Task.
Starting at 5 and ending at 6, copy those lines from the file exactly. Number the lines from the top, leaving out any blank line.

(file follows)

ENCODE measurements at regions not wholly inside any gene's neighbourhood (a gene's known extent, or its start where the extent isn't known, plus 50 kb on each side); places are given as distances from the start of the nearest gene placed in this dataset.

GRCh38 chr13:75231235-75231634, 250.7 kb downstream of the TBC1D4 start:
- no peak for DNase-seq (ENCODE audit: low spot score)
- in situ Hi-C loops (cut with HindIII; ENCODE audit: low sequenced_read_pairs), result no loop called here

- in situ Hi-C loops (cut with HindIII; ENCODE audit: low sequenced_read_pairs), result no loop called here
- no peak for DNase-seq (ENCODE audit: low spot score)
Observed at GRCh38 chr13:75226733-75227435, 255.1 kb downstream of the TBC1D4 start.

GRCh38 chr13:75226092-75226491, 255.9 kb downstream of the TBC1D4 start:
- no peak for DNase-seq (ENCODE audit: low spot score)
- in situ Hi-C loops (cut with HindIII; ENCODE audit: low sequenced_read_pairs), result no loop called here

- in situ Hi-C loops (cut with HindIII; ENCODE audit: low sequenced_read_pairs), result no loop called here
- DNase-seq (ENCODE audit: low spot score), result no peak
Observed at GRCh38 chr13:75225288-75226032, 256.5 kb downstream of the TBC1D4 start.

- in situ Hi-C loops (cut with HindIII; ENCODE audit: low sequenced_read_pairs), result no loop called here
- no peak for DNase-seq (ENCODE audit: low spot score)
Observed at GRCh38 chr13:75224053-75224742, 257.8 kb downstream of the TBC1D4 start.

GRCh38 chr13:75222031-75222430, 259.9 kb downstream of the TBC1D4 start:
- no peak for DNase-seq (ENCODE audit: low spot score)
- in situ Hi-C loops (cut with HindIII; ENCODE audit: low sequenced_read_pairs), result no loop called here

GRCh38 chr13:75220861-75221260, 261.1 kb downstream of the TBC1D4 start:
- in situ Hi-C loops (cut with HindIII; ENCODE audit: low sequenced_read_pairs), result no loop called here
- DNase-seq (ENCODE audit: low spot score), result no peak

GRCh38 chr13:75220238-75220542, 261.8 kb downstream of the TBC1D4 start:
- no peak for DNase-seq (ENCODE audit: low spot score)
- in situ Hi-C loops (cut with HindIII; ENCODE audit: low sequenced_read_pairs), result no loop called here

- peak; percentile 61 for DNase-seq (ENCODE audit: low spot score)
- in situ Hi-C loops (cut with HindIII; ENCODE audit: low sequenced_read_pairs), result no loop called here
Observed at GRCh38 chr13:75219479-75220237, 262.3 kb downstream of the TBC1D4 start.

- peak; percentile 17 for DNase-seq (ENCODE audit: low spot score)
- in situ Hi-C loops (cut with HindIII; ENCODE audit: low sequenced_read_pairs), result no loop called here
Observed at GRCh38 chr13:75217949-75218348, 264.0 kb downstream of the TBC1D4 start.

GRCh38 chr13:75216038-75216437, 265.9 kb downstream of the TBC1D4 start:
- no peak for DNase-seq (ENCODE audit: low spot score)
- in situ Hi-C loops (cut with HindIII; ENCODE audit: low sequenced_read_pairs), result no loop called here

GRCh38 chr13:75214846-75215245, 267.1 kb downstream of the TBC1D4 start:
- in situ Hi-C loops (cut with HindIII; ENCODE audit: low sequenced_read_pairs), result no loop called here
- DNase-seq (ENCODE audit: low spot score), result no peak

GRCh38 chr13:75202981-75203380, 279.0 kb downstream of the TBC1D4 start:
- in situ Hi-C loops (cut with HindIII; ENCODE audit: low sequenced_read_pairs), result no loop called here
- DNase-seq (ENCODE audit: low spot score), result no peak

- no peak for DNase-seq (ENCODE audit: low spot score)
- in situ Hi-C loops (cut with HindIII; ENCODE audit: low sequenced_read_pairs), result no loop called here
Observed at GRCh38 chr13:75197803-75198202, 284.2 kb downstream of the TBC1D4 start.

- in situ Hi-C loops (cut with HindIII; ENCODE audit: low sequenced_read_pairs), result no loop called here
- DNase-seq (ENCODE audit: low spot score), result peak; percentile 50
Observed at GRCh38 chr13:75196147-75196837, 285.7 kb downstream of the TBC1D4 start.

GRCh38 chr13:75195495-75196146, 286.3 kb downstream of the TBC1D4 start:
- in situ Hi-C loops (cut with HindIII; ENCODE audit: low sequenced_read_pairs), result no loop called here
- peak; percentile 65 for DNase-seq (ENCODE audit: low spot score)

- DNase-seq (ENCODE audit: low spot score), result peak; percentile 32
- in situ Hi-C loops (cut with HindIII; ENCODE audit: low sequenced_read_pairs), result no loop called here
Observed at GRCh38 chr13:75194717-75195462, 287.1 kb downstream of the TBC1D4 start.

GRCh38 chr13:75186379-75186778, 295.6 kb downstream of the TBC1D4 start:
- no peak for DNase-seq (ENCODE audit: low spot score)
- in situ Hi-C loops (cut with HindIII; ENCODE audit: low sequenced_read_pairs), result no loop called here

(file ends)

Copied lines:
- in situ Hi-C loops (cut with HindIII; ENCODE audit: low sequenced_read_pairs), result no loop called here
- no peak for DNase-seq (ENCODE audit: low spot score)